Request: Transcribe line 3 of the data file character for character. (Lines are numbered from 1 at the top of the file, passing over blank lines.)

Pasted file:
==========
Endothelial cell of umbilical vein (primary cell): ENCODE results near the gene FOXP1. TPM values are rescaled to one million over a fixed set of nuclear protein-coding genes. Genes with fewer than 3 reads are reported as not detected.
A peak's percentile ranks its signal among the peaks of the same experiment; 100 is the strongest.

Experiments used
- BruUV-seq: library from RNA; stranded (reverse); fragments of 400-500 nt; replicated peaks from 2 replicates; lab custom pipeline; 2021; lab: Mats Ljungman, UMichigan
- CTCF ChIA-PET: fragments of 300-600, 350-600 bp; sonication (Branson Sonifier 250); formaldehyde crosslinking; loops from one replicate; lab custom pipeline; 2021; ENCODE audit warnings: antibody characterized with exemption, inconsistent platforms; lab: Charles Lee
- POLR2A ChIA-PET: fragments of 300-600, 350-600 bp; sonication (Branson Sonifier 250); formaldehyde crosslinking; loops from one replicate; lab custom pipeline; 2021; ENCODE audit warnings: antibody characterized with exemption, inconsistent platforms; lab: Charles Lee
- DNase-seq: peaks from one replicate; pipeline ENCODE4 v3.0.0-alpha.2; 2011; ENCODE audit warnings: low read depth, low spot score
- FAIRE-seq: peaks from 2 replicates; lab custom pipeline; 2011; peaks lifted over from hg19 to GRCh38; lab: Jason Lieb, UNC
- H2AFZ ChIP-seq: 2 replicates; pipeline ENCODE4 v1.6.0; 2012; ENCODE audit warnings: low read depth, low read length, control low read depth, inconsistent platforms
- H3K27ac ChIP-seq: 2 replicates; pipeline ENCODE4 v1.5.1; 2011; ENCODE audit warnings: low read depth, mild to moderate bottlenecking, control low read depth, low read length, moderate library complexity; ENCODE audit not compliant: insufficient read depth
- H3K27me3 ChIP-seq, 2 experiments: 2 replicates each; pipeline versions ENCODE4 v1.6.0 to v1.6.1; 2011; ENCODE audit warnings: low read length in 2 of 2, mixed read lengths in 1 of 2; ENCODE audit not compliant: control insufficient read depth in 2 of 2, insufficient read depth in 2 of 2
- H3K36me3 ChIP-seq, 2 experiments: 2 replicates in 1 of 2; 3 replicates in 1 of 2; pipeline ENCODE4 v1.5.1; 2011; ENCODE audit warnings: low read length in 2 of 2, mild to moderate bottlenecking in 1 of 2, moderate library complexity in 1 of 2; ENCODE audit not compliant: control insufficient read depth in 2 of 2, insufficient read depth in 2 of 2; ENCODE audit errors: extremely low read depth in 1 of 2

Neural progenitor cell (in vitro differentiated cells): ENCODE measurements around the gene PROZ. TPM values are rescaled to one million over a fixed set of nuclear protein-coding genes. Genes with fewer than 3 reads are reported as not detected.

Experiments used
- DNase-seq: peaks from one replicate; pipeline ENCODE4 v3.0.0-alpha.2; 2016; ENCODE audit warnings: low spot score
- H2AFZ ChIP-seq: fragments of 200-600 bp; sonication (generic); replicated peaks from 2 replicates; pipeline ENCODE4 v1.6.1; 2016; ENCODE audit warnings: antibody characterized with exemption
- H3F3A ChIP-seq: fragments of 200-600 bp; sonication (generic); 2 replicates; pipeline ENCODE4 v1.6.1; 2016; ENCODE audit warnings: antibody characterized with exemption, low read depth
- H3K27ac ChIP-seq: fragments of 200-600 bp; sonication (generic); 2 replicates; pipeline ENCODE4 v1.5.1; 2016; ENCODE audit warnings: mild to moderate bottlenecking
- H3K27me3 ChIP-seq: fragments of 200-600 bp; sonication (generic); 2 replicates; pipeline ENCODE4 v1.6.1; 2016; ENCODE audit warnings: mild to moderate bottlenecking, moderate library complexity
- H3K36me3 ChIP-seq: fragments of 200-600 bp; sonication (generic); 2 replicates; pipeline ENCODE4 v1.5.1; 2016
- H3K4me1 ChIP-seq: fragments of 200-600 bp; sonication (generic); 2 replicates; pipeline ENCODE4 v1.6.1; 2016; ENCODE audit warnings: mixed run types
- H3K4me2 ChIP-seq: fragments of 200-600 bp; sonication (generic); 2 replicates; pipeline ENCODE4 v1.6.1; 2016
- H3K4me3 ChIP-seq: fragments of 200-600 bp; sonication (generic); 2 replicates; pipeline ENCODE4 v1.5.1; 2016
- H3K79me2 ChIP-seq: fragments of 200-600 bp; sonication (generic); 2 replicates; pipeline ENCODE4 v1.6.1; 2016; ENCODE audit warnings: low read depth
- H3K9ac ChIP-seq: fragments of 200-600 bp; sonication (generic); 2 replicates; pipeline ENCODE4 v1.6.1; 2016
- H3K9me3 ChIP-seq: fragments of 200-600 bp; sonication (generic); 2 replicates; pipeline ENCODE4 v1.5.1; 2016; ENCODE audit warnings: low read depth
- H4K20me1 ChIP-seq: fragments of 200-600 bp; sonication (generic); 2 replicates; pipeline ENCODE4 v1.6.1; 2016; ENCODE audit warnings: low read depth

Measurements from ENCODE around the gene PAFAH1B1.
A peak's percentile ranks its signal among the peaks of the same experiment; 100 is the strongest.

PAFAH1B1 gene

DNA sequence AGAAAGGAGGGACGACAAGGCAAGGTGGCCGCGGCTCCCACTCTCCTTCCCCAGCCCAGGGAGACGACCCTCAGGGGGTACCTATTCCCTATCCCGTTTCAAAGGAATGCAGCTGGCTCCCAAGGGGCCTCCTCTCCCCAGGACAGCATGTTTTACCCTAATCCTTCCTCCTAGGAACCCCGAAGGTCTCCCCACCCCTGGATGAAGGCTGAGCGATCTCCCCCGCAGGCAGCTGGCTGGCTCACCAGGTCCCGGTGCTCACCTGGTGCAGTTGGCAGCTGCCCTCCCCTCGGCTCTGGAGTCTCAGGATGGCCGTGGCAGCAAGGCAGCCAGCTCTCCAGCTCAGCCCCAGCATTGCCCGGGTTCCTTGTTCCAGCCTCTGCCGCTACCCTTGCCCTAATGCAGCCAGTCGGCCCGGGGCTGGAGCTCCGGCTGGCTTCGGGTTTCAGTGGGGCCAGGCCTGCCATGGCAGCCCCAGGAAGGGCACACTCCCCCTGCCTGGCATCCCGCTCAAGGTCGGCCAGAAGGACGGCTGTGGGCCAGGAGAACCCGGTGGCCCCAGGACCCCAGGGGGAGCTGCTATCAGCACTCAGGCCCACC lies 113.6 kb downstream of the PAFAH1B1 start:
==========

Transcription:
Experiments used